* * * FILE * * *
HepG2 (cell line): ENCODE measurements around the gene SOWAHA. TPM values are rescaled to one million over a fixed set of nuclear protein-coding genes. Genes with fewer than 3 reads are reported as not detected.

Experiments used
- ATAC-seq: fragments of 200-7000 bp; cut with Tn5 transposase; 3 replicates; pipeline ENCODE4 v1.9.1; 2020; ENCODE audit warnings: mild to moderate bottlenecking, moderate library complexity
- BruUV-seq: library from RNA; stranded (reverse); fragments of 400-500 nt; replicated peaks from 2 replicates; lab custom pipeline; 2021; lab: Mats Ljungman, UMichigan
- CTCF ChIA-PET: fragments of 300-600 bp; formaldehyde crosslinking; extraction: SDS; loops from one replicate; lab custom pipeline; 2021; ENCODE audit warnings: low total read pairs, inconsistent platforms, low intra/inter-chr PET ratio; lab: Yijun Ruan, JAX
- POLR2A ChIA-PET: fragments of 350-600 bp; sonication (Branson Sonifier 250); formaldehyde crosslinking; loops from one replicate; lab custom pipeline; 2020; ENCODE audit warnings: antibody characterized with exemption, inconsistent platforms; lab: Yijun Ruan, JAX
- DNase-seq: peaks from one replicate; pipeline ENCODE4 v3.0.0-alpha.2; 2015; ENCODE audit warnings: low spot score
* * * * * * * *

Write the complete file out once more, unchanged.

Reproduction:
HepG2 (cell line): ENCODE measurements around the gene SOWAHA. TPM values are rescaled to one million over a fixed set of nuclear protein-coding genes. Genes with fewer than 3 reads are reported as not detected.

Experiments used
- ATAC-seq: fragments of 200-7000 bp; cut with Tn5 transposase; 3 replicates; pipeline ENCODE4 v1.9.1; 2020; ENCODE audit warnings: mild to moderate bottlenecking, moderate library complexity
- BruUV-seq: library from RNA; stranded (reverse); fragments of 400-500 nt; replicated peaks from 2 replicates; lab custom pipeline; 2021; lab: Mats Ljungman, UMichigan
- CTCF ChIA-PET: fragments of 300-600 bp; formaldehyde crosslinking; extraction: SDS; loops from one replicate; lab custom pipeline; 2021; ENCODE audit warnings: low total read pairs, inconsistent platforms, low intra/inter-chr PET ratio; lab: Yijun Ruan, JAX
- POLR2A ChIA-PET: fragments of 350-600 bp; sonication (Branson Sonifier 250); formaldehyde crosslinking; loops from one replicate; lab custom pipeline; 2020; ENCODE audit warnings: antibody characterized with exemption, inconsistent platforms; lab: Yijun Ruan, JAX
- DNase-seq: peaks from one replicate; pipeline ENCODE4 v3.0.0-alpha.2; 2015; ENCODE audit warnings: low spot score